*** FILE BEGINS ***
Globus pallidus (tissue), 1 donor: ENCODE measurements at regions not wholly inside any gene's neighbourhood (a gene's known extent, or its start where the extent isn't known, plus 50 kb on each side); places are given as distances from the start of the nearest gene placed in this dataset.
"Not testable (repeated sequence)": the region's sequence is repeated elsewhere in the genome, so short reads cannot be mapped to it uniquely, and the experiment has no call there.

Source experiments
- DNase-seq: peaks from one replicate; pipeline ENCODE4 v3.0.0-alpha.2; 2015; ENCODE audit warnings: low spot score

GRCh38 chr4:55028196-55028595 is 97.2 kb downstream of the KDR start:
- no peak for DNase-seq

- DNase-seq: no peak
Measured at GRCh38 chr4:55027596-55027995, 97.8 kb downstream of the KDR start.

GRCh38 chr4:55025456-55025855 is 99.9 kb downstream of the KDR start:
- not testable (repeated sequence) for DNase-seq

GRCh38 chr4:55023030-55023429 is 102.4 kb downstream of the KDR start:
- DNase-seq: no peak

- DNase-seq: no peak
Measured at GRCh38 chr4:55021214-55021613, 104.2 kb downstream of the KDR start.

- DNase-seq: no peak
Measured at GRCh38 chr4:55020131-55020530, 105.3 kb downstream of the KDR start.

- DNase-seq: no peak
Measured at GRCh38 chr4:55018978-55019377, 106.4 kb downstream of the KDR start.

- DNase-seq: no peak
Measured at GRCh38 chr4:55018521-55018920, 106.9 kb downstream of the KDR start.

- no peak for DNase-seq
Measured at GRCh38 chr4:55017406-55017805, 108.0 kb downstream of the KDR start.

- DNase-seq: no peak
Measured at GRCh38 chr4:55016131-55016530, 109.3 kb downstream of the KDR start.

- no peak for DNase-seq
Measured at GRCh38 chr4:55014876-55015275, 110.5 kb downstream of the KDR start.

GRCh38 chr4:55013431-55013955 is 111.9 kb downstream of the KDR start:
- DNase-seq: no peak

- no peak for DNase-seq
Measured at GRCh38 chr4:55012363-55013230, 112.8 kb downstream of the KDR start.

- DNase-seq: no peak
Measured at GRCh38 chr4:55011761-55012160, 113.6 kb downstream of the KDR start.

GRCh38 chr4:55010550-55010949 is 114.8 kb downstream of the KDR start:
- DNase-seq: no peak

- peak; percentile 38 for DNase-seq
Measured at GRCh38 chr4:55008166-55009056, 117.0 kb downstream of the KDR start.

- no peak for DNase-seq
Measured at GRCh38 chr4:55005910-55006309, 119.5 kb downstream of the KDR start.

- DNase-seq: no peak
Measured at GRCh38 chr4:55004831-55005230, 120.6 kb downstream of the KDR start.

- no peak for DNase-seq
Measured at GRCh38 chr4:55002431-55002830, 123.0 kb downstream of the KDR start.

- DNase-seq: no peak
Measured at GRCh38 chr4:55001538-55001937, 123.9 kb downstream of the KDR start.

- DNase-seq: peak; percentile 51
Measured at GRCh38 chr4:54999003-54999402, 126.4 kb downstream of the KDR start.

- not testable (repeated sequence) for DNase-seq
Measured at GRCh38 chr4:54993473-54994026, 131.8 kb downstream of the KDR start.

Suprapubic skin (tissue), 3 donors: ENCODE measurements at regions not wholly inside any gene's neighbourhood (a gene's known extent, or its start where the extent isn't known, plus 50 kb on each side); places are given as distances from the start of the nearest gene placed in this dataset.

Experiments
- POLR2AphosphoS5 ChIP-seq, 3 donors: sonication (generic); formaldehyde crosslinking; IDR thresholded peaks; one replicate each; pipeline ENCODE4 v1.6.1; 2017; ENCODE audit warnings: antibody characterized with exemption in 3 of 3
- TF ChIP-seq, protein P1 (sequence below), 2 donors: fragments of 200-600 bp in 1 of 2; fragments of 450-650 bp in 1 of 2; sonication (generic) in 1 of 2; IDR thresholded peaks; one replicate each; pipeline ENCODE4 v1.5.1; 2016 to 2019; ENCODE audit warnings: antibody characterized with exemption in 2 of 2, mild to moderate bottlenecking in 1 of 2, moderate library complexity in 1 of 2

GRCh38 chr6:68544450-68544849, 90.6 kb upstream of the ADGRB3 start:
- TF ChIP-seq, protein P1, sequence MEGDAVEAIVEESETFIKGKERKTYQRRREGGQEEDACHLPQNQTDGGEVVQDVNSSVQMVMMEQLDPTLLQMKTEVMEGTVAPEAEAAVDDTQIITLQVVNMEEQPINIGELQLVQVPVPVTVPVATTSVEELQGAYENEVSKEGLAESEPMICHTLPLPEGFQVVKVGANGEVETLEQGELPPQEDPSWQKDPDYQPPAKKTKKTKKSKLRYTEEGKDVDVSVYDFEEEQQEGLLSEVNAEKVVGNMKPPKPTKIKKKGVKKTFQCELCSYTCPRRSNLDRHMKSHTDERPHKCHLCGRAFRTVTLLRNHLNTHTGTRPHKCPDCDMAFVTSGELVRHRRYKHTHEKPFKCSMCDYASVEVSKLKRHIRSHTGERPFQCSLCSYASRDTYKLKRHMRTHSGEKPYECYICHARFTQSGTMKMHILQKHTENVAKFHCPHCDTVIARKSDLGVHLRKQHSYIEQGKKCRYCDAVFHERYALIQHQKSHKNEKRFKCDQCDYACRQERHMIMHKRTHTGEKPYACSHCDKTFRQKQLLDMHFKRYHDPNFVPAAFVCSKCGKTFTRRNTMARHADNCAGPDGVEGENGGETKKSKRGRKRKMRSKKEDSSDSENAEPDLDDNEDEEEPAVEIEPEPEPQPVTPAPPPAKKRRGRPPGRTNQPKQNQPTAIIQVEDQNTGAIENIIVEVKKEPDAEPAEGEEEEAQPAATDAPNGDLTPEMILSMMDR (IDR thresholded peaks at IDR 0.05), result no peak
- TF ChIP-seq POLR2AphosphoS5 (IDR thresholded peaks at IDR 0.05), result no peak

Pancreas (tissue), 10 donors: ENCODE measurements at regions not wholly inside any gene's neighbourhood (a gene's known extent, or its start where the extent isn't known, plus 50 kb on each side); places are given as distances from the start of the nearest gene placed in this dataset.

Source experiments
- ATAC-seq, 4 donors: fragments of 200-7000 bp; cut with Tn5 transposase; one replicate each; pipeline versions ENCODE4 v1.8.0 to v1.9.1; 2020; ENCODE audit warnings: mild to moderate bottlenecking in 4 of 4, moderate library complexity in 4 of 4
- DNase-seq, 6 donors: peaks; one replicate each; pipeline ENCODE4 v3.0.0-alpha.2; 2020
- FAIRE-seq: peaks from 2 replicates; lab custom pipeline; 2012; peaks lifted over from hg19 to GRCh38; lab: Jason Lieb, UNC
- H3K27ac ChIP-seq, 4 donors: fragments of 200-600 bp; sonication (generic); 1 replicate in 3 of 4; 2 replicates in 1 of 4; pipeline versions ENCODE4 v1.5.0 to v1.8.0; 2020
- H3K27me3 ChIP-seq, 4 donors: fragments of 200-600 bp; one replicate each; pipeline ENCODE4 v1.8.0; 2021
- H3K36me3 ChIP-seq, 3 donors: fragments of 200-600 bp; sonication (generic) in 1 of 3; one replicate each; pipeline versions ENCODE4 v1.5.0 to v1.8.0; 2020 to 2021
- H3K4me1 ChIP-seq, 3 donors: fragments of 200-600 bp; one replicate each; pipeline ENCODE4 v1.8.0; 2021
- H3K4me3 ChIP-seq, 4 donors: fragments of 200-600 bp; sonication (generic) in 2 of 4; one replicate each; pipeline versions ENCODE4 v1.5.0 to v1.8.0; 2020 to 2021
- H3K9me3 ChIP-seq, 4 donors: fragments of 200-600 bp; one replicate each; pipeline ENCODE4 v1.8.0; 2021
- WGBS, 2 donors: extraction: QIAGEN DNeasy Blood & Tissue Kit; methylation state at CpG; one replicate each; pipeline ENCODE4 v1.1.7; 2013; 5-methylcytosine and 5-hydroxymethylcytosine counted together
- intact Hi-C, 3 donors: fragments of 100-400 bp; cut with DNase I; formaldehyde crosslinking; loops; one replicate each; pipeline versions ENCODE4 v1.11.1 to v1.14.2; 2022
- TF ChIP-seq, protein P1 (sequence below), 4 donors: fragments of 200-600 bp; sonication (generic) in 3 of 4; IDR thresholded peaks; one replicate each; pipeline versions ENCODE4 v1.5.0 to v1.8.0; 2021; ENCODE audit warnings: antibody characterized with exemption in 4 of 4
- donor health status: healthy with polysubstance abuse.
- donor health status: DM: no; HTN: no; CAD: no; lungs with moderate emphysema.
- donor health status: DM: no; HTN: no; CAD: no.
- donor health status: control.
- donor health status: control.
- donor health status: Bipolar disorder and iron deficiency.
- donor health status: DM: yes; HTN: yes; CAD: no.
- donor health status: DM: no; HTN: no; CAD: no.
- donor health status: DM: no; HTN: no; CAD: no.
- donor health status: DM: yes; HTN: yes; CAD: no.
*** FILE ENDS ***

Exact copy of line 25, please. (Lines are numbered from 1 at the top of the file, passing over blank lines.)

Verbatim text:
- no peak for DNase-seq